We live in a world today where too many Christians won’t touch the unclean people because they fear they are contagious.  We might catch what they have.  So we build barriers between ourselves and them.  We live in sterilized worlds where we don’t even come in contact with the unclean.  We are safe.  The problem is that God has put Jesus’ goodness inside of every one of us through his Holy Spirit and he has told us to go touch all of the unclean people so that they can be infected with his contagious goodness that lives in each one of us.  And if we won’t go out and touch them and give them the life found in the contagious Messiah, then they will live for years like Legion, fighting against the chains in the cemetery.  They will be like the woman who gave everything trying to find hope for a decade.  They will be the man who is losing his daughter and doesn’t know where to turn.  They need a contagious Messiah.  And that hope, joy, goodness, life, and salvation lives in us.

Will you take the risk to touch the dirty people and infect them with the love of Christ?

 
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Posted by on July 16, 2013 in Mark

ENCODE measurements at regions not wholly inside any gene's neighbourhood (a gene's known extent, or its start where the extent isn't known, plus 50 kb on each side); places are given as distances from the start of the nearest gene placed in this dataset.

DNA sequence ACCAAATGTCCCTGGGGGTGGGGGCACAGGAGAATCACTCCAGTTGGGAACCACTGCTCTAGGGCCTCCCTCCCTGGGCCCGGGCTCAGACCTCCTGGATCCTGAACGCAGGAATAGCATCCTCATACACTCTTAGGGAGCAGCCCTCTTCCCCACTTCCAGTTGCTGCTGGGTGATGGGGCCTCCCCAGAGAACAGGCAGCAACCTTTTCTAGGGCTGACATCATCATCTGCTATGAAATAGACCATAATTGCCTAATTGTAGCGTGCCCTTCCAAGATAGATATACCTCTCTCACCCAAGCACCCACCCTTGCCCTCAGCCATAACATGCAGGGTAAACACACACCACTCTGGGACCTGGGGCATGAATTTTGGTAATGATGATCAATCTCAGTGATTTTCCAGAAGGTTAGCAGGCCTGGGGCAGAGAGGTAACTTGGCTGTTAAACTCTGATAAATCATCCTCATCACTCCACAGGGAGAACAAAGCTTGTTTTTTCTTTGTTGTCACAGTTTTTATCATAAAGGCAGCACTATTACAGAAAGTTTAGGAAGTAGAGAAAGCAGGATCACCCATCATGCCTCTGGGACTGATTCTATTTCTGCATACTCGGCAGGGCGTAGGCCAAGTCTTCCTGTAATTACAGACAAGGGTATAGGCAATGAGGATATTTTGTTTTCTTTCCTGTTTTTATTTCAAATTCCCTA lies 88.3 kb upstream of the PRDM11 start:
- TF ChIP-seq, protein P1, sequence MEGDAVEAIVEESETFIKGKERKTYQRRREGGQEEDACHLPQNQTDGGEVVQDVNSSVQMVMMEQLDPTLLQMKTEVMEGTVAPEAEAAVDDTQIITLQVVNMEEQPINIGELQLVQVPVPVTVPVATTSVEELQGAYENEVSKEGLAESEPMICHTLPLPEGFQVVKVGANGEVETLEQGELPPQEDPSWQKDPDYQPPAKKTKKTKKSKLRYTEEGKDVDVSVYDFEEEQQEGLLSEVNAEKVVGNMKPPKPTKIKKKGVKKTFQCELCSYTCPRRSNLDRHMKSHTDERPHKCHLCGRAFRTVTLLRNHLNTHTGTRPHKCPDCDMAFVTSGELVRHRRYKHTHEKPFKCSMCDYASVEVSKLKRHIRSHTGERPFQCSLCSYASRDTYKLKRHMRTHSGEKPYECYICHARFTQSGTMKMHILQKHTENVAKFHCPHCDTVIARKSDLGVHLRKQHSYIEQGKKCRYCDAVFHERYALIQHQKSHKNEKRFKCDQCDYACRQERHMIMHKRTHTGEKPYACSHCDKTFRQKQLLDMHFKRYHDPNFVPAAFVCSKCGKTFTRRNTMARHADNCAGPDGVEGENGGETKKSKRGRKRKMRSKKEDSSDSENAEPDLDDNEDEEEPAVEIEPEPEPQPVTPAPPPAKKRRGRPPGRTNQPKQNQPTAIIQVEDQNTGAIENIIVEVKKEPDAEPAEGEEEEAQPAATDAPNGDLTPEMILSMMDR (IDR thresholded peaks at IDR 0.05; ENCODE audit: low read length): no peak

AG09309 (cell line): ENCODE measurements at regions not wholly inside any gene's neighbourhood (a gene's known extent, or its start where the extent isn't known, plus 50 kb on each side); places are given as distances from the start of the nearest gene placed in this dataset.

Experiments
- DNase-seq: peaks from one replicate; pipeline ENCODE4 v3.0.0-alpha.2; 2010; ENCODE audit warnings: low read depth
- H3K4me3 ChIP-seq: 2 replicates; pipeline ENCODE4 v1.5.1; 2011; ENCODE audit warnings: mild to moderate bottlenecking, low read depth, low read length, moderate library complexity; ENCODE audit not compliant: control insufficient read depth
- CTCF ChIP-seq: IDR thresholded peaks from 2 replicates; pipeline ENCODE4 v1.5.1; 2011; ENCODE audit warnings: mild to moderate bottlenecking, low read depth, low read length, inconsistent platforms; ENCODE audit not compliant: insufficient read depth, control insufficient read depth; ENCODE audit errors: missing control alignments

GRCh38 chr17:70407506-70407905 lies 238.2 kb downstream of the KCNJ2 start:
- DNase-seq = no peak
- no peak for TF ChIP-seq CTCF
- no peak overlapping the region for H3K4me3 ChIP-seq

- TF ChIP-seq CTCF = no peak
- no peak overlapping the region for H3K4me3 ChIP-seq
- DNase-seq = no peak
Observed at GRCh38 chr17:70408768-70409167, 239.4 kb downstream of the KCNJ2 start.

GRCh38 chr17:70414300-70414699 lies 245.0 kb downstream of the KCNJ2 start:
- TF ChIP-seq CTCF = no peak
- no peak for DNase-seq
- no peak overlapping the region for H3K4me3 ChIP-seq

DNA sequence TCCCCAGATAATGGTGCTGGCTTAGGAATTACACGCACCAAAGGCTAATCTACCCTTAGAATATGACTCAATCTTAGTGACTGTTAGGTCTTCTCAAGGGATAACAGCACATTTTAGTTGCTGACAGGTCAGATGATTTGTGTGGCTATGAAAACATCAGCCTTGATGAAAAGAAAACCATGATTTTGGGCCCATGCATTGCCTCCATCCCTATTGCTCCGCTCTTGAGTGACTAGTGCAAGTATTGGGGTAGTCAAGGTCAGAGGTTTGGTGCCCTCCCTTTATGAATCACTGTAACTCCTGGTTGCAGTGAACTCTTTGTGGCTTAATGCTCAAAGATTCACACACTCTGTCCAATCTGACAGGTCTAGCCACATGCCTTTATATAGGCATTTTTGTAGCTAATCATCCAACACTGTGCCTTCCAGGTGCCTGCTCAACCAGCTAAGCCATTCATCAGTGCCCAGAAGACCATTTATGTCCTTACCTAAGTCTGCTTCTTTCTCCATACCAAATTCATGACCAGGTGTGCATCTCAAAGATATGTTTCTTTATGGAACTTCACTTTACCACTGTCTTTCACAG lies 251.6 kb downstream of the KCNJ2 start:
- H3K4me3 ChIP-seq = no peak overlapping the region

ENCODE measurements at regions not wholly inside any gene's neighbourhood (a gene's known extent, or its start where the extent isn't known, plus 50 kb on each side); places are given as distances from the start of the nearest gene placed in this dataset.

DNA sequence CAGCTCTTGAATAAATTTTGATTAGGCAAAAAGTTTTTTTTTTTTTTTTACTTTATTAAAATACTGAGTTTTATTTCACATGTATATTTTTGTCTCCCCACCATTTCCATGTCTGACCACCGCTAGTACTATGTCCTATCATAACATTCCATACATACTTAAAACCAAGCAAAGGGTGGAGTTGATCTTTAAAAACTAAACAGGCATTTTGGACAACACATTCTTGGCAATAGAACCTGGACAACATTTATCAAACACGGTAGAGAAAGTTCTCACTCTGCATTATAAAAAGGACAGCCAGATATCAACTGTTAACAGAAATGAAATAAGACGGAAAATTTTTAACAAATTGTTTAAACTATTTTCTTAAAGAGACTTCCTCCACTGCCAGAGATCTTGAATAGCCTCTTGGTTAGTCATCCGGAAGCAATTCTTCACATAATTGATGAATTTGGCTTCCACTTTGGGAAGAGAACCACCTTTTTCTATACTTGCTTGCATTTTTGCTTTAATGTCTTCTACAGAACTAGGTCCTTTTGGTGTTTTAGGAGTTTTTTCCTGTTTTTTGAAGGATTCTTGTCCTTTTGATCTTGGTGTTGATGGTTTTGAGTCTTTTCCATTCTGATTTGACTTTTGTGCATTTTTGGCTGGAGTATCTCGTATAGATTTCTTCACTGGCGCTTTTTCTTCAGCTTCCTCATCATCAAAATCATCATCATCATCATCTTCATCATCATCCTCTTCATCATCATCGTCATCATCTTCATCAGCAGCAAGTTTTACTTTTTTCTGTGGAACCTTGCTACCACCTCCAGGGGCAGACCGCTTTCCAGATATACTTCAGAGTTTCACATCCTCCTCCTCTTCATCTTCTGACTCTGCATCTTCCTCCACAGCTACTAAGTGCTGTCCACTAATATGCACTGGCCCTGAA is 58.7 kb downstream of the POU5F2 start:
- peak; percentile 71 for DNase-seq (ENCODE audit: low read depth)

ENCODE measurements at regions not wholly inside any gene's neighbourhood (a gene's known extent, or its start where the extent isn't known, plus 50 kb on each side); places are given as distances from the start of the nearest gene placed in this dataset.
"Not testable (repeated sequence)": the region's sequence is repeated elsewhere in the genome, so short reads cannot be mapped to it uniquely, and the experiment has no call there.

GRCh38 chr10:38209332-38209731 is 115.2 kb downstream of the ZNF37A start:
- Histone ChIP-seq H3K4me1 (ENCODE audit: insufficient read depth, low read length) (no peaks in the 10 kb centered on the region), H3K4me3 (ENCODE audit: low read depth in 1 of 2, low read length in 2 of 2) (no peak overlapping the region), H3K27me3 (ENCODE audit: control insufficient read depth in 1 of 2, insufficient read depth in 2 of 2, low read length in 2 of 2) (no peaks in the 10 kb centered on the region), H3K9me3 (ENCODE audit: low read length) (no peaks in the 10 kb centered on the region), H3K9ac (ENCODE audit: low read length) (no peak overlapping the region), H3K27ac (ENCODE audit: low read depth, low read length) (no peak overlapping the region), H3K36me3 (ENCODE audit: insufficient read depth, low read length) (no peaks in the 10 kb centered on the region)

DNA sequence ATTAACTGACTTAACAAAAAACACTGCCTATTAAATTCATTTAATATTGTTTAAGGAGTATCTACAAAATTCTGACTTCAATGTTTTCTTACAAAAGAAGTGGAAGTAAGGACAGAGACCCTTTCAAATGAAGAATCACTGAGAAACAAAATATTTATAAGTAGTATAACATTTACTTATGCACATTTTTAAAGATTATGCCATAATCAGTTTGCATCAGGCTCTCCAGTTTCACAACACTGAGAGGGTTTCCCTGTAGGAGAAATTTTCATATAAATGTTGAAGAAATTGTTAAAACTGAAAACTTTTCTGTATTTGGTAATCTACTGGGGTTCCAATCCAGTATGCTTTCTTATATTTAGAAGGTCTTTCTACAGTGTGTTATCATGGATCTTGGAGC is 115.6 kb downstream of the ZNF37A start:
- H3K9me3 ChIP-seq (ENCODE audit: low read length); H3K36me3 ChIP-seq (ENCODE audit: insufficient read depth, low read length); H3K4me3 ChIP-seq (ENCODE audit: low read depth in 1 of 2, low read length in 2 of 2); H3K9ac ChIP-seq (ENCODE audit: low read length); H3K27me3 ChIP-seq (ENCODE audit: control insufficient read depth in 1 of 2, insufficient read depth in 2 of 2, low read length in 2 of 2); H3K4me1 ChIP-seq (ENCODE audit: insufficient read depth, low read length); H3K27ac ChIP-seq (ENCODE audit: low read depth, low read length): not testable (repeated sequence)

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Luke 8 Fertile Soil and Bright Lights

Fertile Soil

We often talk about the parable of the soils and challenge people to think about which type of soil they are.  Are they rocky soil, shallow soil or fertile soil?  I remember when we first started talking about Bible reading and the effort that would eventually lead to this blog.  This passage was one of the ones we spent time looking at as we talked about the value of putting God’s Word in our lives.  While we like to talk about what kind of soil we are, the truth is that most people, even Christians, aren’t taking the time to put seed in their lives.  They don’t read the Bible.  They don’t study the Bible in class.  They don’t talk to people about God’s Word.  So often, it doesn’t matter what kind of soil we are because we aren’t willing to let God plant his seed in our life.